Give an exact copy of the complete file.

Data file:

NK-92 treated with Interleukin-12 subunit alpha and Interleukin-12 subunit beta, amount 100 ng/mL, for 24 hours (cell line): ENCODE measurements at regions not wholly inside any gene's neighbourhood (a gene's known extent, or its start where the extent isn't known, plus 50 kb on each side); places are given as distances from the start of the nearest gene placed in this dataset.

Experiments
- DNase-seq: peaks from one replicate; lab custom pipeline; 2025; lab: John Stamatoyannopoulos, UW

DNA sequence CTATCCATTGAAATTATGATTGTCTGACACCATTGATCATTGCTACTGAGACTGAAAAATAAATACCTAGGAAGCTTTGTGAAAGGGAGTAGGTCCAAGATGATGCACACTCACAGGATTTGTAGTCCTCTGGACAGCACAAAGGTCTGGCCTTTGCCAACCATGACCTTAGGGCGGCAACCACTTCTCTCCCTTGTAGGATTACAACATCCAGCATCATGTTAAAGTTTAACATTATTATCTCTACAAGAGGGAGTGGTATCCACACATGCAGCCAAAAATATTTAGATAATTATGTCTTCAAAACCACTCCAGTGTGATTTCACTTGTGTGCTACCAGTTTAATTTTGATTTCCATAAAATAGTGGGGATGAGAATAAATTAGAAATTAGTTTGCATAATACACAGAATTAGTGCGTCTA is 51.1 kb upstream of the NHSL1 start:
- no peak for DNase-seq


NK-92 treated with Interleukin-12 subunit alpha and Interleukin-12 subunit beta, amount 100 ng/mL, for 24 hours (cell line): ENCODE measurements at regions not wholly inside any gene's neighbourhood (a gene's known extent, or its start where the extent isn't known, plus 50 kb on each side); places are given as distances from the start of the nearest gene placed in this dataset.

Experiments
- DNase-seq: peaks from one replicate; lab custom pipeline; 2025; lab: John Stamatoyannopoulos, UW

DNA sequence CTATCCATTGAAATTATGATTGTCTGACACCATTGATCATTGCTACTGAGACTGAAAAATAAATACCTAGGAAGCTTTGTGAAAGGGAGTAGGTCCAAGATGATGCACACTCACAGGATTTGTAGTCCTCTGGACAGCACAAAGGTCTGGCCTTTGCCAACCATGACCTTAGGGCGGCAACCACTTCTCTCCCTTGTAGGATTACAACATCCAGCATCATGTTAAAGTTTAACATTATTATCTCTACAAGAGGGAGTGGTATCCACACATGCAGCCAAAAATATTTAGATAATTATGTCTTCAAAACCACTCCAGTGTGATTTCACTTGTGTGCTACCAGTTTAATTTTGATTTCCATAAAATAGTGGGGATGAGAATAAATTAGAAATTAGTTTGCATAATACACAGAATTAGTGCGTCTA is 51.1 kb upstream of the NHSL1 start:
- no peak for DNase-seq